Localization now available: German and Dutch

If you’re a big gamer you might have noticed that most games support multiple languages – even indie-games! As a Dutch person I’m not used to having content localized at all. Of course there are movie subtitles available in Dutch, but aside from that I wouldn’t even consider switching language from English to Dutch. Yet the topic of ‘localization’ kept lingering in the back of my head.

Past work experience taught me that not all countries feel the same way about English-only content. My country’s Eastern neighbour (Germany) for example is very accustomed to translated content. Additionally, there are countries where the population percentage speaking English is quite low. All in all, it seemed worth some investment to try to get my game localized.

Localization challenges

If you ever made something that you wanted to localize you might know this video. Whether you were translating, using different time zones, currencies, or something else, it’s just not that simple. For my game localization meant changing the date format (24-05-2021, 2021/05/24, 24.05.2021, …) and the language itself. Since I don’t show a lot of dates and the C# programming language has some built-in features for that, this was the easy part. Getting everything translated was a bigger challenge though.
This video perfectly depicts the topics you’ll have to think about when it comes to localization.

Plural forms

The thing that surprised me the most was that the number of plural forms may differ across languages. What does that mean? Well, I’ll illustrate it with the word “Dog” in English, German and French.
English: 0 dogs, 1 dog, 2 dogs
German: 0 Hunde, 1 Hund, 2 Hunde
French: 0 chien, 1 chien, 2 chiens
In English and German, having 0 or 2+ dogs would result in the word “dogs”, where having 1 dog results in “dog”. In French however, having 0 or 1 dog results in “chien” where 2+ dogs results in “chiens”. The rules of which plural form to apply are different!

Alright so that’s something you can program, right? A basic if/else statement for French, and maybe for another language, sure. But what if I told you it gets vastly more complex then this? The table below already shows how complex it can get for Russian for example, and then I haven’t even mentioned the 6 forms of Arabic and Welsh. This blog tells you all about the challenges with plural forms.

I was lucky to find that Unity, the editor in which One More Island is built, has a Localization system that actually supports all these shenanigans. Now it was just a matter of collaborating with the translators, nothing I couldn’t handle 😉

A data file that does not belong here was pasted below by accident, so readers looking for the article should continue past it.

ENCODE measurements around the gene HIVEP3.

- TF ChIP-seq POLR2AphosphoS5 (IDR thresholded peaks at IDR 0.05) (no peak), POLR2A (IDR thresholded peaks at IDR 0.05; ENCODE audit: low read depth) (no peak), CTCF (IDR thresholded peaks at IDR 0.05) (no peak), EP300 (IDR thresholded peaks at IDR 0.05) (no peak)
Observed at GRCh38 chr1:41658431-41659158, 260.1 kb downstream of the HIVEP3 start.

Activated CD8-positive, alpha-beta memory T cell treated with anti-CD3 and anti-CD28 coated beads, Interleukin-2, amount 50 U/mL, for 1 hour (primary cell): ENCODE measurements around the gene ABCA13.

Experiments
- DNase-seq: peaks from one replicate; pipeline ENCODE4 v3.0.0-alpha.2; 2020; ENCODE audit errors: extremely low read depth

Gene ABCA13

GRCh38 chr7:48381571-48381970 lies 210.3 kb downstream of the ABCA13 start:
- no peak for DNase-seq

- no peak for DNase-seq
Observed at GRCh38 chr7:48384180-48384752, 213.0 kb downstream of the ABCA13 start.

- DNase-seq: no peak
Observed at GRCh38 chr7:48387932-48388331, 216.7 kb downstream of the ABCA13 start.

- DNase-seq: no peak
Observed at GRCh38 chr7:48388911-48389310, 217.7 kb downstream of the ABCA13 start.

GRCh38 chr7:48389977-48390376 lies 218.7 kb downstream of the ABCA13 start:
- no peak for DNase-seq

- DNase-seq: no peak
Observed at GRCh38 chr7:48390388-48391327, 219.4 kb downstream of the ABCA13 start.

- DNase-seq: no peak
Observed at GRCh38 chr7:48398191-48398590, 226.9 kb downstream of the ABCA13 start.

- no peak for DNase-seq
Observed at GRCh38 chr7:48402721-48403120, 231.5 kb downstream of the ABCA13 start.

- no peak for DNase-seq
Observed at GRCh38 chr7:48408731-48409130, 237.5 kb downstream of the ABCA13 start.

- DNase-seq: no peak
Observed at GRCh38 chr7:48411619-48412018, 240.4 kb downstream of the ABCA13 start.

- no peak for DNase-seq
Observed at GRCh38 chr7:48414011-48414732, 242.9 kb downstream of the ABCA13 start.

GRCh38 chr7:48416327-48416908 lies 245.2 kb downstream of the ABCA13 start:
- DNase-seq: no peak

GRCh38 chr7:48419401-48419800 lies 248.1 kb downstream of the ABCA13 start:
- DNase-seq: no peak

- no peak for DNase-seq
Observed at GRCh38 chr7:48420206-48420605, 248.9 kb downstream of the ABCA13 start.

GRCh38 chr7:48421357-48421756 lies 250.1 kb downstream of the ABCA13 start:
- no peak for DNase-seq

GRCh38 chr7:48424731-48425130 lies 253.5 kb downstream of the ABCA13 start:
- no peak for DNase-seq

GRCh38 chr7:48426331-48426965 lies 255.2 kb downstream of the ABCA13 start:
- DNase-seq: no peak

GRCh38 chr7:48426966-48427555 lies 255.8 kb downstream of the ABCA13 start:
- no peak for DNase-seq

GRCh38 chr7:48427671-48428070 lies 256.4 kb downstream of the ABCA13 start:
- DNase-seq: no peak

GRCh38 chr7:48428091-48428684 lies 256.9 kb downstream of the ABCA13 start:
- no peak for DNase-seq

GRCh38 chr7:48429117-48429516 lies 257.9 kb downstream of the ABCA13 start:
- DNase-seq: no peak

Localization to which languages?

Before actually starting the translation work, I had to determine which languages to support. Although only roughly 0.4% of the world population speaks Dutch, the fact that I’m a native Dutch speaker made this the sensible choice to start with. While translating and changing my game piece by piece to work with translated content, I encountered a lot of parts that needed refactoring so I’m really glad I did that before hiring a translator.

Since One More Island focuses around logistics and about 4% of the Steam userbase speaks German, that seemed the best next language to support. The market is well-suited for simulation/logistics games (Anno and The Settlers are German ;-)) and since the language is very similar to Dutch, it was still easy to support for me.

Coming months

Now with those languages tackled, I’m being approached by freelancers that want to translate my game into Russian, Portuguese, and some other languages. Although having the game translated sounds great, I do see a lot of risk in not being able to read these languages myself. My German translator did a fabulous job, there were some words that didn’t fit the context, or there were some (critical) line breaks missing. How would I be able to correct this for languages with an entirely different alphabet, like Russian…?

That’s a challenge for the future. For now I’m preparing for the release on the 20th of July with English, German and Dutch. And who knows, perhaps the Community is willing to do some translation work in the future 😉